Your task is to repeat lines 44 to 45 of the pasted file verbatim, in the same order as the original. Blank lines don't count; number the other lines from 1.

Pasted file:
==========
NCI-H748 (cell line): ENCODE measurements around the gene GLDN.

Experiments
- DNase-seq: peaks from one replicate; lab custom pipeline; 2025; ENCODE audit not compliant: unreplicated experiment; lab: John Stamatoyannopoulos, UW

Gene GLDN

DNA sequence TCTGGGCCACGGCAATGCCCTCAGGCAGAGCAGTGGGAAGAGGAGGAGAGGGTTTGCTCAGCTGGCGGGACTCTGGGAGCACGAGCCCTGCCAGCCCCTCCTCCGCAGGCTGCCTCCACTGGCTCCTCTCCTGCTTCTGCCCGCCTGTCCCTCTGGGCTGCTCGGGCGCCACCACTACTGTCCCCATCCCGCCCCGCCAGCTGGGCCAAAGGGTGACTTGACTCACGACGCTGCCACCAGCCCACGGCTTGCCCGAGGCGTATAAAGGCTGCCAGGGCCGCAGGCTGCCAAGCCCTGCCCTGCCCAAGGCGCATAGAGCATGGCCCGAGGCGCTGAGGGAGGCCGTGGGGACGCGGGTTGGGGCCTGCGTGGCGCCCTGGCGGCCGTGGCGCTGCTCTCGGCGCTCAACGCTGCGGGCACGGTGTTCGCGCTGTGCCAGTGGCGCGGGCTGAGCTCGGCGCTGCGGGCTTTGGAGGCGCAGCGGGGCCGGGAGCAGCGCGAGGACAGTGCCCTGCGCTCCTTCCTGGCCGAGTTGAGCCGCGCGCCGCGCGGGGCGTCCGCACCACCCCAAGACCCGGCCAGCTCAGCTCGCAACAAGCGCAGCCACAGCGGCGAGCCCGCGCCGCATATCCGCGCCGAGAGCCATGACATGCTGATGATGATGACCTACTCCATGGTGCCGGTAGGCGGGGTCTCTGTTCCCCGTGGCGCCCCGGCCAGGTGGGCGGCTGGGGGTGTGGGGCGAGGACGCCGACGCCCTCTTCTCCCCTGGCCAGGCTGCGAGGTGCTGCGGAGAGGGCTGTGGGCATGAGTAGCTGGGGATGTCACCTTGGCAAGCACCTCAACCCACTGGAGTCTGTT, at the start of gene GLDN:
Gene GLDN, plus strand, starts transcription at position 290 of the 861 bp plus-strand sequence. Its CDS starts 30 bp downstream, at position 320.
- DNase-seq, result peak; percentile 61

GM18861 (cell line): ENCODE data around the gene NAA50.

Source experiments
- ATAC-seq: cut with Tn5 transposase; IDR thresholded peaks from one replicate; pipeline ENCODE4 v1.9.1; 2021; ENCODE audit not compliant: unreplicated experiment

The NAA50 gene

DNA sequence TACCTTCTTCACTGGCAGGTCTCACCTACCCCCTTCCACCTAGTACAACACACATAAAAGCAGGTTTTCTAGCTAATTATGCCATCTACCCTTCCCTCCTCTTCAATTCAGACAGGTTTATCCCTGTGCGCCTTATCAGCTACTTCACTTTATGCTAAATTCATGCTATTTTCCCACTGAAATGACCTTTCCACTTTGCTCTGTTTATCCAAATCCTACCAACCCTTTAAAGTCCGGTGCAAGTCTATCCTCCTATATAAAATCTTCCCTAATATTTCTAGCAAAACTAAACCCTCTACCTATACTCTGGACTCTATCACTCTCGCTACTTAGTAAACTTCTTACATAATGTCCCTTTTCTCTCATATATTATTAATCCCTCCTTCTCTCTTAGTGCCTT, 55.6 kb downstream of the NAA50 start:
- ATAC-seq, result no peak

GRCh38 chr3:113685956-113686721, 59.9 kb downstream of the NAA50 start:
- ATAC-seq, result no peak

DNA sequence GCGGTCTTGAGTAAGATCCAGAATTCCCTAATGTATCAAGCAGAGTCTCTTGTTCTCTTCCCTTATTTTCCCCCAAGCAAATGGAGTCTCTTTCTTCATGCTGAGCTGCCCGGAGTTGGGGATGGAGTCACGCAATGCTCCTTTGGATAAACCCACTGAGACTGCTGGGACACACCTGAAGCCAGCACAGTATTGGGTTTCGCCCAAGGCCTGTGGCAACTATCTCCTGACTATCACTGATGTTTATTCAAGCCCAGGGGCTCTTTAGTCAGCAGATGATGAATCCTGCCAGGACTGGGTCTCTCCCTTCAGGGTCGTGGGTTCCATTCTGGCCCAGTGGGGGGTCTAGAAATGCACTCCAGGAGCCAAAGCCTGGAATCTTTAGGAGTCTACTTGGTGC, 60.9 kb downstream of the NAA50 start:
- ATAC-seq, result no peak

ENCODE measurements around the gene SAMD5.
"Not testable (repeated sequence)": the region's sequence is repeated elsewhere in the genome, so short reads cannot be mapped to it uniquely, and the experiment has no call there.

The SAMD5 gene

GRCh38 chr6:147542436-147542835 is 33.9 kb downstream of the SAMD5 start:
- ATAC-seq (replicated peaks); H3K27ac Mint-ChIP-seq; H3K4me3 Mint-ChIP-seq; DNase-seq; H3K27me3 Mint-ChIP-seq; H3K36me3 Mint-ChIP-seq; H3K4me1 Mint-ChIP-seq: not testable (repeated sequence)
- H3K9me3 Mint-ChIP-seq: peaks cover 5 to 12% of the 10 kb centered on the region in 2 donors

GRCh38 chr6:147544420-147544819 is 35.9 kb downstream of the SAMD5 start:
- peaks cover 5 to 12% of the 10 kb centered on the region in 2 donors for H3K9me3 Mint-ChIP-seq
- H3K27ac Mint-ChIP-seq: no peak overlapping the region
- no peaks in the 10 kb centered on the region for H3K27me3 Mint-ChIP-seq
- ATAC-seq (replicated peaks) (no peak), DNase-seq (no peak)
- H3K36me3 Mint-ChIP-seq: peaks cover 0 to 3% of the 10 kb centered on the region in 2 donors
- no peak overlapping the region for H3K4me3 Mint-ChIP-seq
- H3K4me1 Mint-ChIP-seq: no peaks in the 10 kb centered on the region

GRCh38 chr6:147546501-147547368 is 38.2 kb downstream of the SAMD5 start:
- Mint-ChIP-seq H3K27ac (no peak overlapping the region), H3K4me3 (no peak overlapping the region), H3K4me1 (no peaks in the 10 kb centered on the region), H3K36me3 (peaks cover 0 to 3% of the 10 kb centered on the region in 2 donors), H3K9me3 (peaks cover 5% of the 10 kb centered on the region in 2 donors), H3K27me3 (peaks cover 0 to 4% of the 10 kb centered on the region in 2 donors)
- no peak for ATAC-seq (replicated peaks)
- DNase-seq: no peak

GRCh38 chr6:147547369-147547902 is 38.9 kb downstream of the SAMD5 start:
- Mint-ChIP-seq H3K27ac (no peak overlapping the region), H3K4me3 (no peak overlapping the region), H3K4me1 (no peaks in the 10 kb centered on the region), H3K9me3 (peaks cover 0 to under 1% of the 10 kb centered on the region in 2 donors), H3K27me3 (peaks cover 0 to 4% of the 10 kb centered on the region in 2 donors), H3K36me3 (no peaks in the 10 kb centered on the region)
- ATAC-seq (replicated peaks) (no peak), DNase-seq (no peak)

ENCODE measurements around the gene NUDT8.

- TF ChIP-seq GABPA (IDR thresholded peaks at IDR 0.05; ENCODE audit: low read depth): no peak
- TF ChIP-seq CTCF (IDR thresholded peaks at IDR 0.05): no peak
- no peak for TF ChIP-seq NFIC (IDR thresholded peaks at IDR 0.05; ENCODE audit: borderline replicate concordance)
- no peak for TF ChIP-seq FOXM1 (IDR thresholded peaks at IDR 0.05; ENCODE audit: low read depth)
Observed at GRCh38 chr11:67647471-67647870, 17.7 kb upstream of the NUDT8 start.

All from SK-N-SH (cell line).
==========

Observed at GRCh38 chr11:67647471-67647870, 17.7 kb upstream of the NUDT8 start.

All from SK-N-SH (cell line).